Cannon Hall

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Cannon Hall is a country house museum located between the villages of Cawthorne and High Hoyland north of Barnsley, South Yorkshire, England. Originally the home of the Spencer and later the Spencer-Stanhope family, it now houses collections of fine furniture, paintings, ceramics and glassware. It also houses the Regimental Museum of the 13th/18th Royal Hussars (Queen Mary's Own) and the Light Dragoons. Although there was a house on the site when the Domesday Survey of 1086 was conducted, Cannon Hall picked up its current name from the 13th-century inhabitant Gilbert Canun. By the late 14th century Cannon Hall was in the ownership of the Bosville family of Ardsley, now a suburb in south-east of Barnsley. It was during this period that the most violent event in Cannon Hall's history took place. The Bosvilles had let the Hall out to a family (whose name has been lost), the daughter of whom was romantically involved with a man named Lockwood. Lockwood had been involved in the murder of Sir John Eland, the Sheriff of the County. The tenant, afraid of the position in which he could find himself accommodating a fugitive, sent word to Bosville. Bosville's men arrived at Cannon Hall, where the fugitive was slain in a cruel and violent manner. Cannon Hall's history settled down after this notably unpleasant episode. In 1660 the estate was purchased by John Spencer, a Welsh hay-rake maker. The Spencer family had arrived in Yorkshire from the Montgomeryshire in the Welsh borders, a safer place than Wales for those with Royalist sympathies such as those of the Spencers (John Spencer even managed to get a pardon from Charles II himself when John was held in York prison on manslaughter charges). The Spencer family quickly became active in the local iron and coal industry, eventually building up a huge empire and funding the rebuilding of Cannon Hall. The core of the present Cannon Hall was built at the opening of the 18th century for John Spencer, possibly by John Etty of York, more surely with interior joinery by William Thornton, another well-known local craftsman. It was enlarged with the addition of wings in 1764–67 by the premier mid-Georgian architect working in Yorkshire, John Carr. Subsequently the wings were heightened, giving the rather high-blocked mass seen today. The last member of the family, Elizabeth, sold the house to Barnsley Council in 1951. Cannon Hall Museum opened to the public in 1957.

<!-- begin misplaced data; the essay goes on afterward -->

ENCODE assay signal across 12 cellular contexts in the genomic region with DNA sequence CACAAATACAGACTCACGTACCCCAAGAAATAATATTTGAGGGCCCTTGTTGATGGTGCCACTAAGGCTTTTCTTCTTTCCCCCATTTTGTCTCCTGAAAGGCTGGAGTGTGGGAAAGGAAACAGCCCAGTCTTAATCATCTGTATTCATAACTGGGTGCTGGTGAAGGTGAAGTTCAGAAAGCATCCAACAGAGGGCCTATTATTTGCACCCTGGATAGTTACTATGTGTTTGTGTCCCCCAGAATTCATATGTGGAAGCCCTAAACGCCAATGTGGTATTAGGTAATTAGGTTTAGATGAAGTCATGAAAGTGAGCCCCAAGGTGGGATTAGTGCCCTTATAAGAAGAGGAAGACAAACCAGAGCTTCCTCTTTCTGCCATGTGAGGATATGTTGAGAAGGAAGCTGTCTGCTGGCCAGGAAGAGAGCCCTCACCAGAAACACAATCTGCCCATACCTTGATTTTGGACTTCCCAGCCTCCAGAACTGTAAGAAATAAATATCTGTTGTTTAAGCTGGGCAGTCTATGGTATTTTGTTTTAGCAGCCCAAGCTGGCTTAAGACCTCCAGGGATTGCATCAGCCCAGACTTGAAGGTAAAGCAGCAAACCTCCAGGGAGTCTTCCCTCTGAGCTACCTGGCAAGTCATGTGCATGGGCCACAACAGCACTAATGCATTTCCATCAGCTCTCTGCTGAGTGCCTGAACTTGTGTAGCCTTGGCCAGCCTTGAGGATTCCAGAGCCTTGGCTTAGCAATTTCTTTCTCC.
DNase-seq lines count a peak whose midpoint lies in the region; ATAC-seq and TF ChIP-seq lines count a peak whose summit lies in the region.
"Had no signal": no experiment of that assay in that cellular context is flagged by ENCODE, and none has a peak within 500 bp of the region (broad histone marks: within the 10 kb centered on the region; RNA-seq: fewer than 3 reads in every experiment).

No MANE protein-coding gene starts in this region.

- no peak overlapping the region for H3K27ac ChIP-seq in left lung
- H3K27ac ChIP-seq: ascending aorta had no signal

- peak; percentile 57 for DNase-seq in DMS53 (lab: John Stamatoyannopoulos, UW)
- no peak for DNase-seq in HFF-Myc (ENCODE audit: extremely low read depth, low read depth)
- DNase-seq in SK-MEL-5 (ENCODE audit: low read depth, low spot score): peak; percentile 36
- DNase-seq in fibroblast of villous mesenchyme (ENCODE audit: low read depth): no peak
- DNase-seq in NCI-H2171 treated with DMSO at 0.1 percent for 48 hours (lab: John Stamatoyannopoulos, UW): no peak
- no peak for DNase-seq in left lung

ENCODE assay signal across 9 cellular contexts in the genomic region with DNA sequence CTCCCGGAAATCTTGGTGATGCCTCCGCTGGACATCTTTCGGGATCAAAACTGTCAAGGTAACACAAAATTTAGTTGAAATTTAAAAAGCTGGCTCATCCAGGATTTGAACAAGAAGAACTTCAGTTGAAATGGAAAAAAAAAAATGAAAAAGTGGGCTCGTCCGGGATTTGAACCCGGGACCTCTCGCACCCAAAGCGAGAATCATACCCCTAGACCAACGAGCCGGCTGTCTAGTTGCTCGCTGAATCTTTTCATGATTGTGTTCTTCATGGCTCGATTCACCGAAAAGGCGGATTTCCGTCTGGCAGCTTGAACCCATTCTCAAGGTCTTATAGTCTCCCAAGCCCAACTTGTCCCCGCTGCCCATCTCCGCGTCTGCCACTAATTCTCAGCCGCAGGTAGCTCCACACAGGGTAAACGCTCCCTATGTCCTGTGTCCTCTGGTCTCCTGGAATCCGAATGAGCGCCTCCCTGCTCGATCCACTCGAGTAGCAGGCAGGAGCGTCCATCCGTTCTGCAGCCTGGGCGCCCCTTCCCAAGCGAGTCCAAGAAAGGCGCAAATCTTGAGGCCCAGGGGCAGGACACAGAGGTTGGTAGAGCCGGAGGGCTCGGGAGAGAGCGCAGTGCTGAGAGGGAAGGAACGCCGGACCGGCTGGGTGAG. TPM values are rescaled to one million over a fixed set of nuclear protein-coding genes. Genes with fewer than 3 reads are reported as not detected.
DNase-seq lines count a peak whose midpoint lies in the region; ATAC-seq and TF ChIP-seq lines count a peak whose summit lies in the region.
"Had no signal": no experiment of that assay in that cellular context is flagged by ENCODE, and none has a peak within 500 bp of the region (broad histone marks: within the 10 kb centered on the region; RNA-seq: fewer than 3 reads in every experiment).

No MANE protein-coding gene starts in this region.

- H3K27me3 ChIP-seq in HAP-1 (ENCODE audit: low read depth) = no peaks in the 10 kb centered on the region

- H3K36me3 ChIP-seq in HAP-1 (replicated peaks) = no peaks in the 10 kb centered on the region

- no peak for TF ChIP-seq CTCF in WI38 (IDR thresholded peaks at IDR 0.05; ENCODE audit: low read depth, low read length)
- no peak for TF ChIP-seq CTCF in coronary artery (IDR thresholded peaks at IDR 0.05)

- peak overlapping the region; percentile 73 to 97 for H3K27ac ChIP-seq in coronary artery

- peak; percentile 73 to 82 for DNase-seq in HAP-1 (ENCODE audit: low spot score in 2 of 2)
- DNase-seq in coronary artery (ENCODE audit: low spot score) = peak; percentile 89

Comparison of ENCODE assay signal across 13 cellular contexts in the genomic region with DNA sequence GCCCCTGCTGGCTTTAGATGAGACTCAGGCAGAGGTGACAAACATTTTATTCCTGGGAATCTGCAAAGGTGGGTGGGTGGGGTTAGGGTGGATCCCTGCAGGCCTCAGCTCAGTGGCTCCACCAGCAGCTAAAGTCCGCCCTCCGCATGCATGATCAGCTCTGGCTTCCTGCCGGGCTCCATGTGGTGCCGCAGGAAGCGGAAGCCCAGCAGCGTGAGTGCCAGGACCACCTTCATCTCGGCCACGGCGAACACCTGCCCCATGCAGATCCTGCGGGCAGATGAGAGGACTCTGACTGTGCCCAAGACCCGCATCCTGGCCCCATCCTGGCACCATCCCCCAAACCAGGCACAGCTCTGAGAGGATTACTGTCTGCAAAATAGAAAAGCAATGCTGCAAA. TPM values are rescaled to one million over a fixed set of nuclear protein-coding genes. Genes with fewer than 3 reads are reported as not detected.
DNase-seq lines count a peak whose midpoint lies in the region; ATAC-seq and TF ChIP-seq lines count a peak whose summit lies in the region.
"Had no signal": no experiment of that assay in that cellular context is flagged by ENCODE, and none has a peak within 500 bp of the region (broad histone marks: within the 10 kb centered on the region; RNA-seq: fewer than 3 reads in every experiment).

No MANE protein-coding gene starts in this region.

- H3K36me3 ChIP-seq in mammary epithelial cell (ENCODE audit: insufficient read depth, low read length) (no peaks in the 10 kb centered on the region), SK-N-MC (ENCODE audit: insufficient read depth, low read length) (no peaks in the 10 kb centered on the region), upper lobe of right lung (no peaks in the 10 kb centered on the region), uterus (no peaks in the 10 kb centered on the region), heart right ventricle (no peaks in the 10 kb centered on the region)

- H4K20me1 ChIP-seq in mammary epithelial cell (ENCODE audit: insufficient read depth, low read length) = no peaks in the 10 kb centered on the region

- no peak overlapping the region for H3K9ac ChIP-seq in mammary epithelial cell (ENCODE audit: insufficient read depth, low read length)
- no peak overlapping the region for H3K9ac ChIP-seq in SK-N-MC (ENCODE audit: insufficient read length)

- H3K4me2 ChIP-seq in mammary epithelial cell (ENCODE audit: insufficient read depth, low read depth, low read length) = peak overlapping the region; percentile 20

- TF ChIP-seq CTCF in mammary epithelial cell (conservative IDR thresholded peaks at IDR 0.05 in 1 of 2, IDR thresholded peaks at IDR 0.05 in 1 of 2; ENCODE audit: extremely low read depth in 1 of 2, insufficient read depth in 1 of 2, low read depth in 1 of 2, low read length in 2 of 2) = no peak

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Comments (8)

Beate_MK on June 22, 2012

Wonderful composition and a beautiful place. like Best wishes from Germany Beate

stuart murphy on June 22, 2012

Thanks Beate Kind Regards Stuart

danimero on August 1, 2012

It reminds a wonderful pthotogram of a classic movie. I like it very much

Best regards

stuart murphy on August 1, 2012

Thanks danimero.

AJ30 on September 14, 2012

Ohhhh, a bit creepy the view, but looks fantastic, I like it. Greetings.

dashalive on March 22, 2013

just on your POV Stuart - what makes this shot, is the framing by the trunk & branch. i'm sure you meant to do this but in case it's a fluke, keep this sort of thing in mind if you are trying to line up a subject and give it some extra grunt. i often fall arse over head backing up for this reason when im getting excited so feel free to do the same... if you know what i mean

stuart murphy on March 22, 2013

Thanks Dasha, I use that framing concept when I get the opportunity!

stuart murphy on March 22, 2013

Thanks aj30

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Photo details

  • Uploaded on April 25, 2012
  • © All Rights Reserved
    by stuart murphy
    • Camera: Canon EOS 7D
    • Taken on 2012/04/22 08:26:40
    • Exposure: 0.020s (1/50)
    • Focal Length: 24.00mm
    • F/Stop: f/16.000
    • ISO Speed: ISO100
    • Exposure Bias: 0.00 EV
    • No flash